Expedia deflects antitrust case at German court as hotels’ complaint rejected
20 February 2017. By Matthew Newman.
Expedia has scored a victory at a German court, after a hotel complained that it had been unfairly displayed on the online booking company's website.
The Rheinhotel Dreesen, near Bonn, had filed a lawsuit at the Cologne Regional Court, complaining that it was harmed when Expedia lowered its ranking and didn't display any pictures or reviews of the hotel.
The historical hotel along the Rhine River claimed that the "dimmed" display was in retaliation for its refusal to abide by Expedia's request that it offer the same price for its rooms as it offers to other online booking sites.
But the German court dismissed the case last week, MLex has learned.
The decision comes as national competition authorities have taken divergent positions on whether online booking platforms' "best price" clauses with hotels violate EU and national antitrust rules. The heads of national authorities met last week in Brussels to discuss a report on whether banning such practices has helped improve competition.
Germany's antitrust authority has ruled against Booking.com and HRS for obliging hotels to offer the same price on rival platforms. The agency is also investigating Expedia, but hasn't reached a decision.
The German Hotel Association, along with its member Rheinhotel Dreesen, complained that Expedia was punishing the hotel for noncompliance with the best-price clause. The association claimed that a series of e-mails from Expedia amounted to an agreement between the portal and hotels.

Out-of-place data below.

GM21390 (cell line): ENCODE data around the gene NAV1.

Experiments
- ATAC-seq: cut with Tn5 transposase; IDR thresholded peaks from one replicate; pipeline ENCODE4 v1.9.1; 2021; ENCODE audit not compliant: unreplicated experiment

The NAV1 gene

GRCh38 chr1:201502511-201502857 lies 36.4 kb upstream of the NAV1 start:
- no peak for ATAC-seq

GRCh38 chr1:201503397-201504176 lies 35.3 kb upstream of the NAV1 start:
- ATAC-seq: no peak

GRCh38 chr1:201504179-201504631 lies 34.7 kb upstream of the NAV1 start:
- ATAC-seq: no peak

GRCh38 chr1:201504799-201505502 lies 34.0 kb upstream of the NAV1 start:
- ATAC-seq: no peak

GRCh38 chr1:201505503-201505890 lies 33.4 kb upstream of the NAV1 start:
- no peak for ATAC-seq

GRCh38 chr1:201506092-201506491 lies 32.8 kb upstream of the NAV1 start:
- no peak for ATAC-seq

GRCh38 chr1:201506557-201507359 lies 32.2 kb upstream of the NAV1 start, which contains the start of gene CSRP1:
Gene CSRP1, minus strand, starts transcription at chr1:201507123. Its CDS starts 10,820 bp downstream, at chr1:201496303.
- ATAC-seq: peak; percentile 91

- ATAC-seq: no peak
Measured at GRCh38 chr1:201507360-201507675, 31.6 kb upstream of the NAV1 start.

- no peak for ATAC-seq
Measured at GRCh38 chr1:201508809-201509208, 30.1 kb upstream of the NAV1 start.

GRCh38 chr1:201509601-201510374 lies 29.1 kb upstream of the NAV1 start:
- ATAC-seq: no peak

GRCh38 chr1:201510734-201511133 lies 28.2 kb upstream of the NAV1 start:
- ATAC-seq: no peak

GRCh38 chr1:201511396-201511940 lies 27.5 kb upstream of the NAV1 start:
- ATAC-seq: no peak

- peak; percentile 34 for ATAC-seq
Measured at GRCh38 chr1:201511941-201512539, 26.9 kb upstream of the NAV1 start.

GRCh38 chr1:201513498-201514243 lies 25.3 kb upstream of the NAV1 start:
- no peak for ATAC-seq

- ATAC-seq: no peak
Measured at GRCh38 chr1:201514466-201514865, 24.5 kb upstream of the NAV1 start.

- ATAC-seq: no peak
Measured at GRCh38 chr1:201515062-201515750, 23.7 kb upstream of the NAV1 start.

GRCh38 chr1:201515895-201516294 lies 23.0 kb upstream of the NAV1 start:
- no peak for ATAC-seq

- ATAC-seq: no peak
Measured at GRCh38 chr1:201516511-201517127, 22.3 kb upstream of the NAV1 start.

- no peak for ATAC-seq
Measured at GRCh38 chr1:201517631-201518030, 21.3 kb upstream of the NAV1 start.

But the Cologne court ruled that the e-mails didn't amount to an agreement because Rheinhotel Dreesen was free to set the price for its hotel rooms below what was offered on Expedia.
Expedia was also free to give the hotel a lower ranking because its price on Expedia was higher than on rival portals.
At a hearing in December, judges said that even if there was an agreement between Expedia and the hotels, it would be exempt under EU antitrust rules because Expedia's market share in Germany is less than 30 percent — the threshold for giving companies' agreements exemption from antitrust enforcement.
The German Hotel Association had no immediate comment about the ruling, which hasn't been made public.